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Long Distance Moves with a Child after Judgment

After a divorce, custody, or paternity case, will a Court allow a parent to move the minor child far away from the other parent?  The answer to this question is never simple. But in our increasingly mobile world it is sometimes necessary for one parent to move. A parent may have a new job or may want to move closer to family in another state where they can get support raising the child. A move like this usually means that parenting time and the custodial environment of the child will significantly change, and this can cause a problem.  Because of this, courts typically take this issue very seriously.

            There are two laws that apply to long distance moves.  The first is the “100 Mile Rule.”  Most custody orders provide that a party sharing joint legal custody cannot move more than 100 miles from where he or she lived when the case was started, unless a Court signs an order allowing the move.  The second provision is that a party may not change the domicile, i.e. the state in which the child resides, to another state without first obtaining the judge’s permission.

            In general, moving is easier if it is not across state lines or more than 100 miles away. Those moves will require a motion to be filed and ultimately an evidentiary hearing on whether the proposed move meets the legal requirements.

            In determining custody, the law focuses on the best interests of the child, only.   In determining if a child can be moved more than 100 miles or out of state, however, the court focuses on the interests of child and the moving parent.  The court generally focuses on five main areas when considering allowing a parent to move away with a child. First, it will assess whether the move will improve the quality of life for both the parent and the child. This could include looking at the new location’s schools, parks, and cultural activities, to name a few. Second, the court will look at whether the current parenting time schedule has been followed by the parents. In other words, if the moving parent has not followed the parenting time schedule, and it looks like the move is being considered in order keep the nonmoving parent from seeing the child, this factor would weigh against the moving parent.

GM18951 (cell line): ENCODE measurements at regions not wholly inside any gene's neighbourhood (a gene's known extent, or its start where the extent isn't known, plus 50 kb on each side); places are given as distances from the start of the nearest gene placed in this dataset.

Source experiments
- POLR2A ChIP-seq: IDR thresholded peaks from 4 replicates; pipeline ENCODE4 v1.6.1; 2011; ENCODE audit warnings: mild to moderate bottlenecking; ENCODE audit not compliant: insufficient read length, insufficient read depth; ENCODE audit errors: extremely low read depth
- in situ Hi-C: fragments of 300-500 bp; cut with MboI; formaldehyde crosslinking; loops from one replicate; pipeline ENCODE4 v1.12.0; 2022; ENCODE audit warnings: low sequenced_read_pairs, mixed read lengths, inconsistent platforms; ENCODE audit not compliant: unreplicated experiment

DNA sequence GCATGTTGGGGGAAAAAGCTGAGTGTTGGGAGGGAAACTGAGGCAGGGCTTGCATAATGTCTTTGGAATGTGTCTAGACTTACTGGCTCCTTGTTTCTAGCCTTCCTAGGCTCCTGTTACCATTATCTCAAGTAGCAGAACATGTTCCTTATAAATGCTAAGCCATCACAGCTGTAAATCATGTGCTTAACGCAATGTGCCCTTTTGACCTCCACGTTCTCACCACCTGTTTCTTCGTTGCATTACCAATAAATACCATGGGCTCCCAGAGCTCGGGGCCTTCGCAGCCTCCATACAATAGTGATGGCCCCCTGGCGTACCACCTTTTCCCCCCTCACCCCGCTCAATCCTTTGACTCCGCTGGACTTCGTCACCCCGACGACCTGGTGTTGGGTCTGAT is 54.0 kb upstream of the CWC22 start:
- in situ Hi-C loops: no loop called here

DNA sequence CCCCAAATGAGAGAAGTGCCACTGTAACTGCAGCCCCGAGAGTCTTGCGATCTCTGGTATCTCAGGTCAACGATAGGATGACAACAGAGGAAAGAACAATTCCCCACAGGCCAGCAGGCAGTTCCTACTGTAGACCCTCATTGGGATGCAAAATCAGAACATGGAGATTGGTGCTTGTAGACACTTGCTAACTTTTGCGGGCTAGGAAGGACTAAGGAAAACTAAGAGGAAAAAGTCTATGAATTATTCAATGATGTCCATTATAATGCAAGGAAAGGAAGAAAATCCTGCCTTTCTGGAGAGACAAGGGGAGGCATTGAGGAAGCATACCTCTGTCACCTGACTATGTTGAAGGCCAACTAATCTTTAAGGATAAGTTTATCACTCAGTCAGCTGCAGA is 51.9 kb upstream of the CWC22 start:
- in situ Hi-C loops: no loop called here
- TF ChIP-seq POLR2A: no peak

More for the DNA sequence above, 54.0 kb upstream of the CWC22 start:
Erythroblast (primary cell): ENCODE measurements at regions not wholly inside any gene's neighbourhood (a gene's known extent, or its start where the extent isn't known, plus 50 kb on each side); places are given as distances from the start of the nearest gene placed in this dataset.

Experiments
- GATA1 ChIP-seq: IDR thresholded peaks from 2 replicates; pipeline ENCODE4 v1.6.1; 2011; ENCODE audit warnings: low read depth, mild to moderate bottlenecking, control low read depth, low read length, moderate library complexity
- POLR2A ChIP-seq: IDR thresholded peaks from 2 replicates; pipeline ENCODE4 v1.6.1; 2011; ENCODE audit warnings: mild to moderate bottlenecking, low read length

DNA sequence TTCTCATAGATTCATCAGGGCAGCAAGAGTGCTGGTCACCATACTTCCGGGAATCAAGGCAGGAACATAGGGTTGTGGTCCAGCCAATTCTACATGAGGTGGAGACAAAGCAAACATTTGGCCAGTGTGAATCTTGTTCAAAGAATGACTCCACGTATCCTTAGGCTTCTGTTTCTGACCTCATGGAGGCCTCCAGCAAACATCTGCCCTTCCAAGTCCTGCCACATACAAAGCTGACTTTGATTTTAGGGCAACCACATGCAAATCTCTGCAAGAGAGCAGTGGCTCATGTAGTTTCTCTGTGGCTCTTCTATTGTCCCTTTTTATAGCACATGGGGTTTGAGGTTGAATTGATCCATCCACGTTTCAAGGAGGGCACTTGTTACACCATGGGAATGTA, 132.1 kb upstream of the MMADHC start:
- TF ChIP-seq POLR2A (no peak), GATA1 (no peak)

The court will also consider whether the nonmoving parent appears to be resisting in order to secure a financial advantage by not having to pay more in child support because of the move. If so, the court may weigh this factor in favor of the moving parent. The court also determines whether the nonmoving parent has a realistic opportunity to visit the child and maintain a similar relationship he or she enjoyed when the parties lived closer. Lastly, Michigan has added a fifth prong to this test that involves domestic violence. If there has been a history of domestic violence, the court will consider that when it decides if the parent should be able to move away with the child.  

            Moving a child far away from a parent is never easy.  These are some of the most difficult cases that a family court has to address post-judgment.  It is difficult to find a compromise—either the child is moving or not.  If a move looks like it may be granted, there is still work to be done to negotiate or litigate a new parenting time schedule, methods of communication between the child and the parent being “left behind,” such as Skype or FaceTime communications, and methods and costs of transporting the child for the other parent’s visitation. 

            If you have sole or joint custody of your child and wish to move, it is important to meet with an experienced attorney and understand what the law will require of you.  Likewise, if you believe your ex-wife or girlfriend intends to move with your child, it is crucial to obtain counsel and develop a strategy to oppose the move.

About ADAM (American Divorce Association for Men)

The American Divorce Association for Men (ADAM) is a group of highly qualified attorneys who advocate for men’s rights in divorce, child custody and parenting time, paternity, support, property settlement, post judgment modifications, and other family law matters. Since 1988, ADAM has been aggressive, diligent, and uncompromising when representing their clients. A team of compassionate and skilled family law attorneys, ADAM is dedicated to being Michigan’s leading divorce attorneys for men and practices a policy of integrity in all dealings.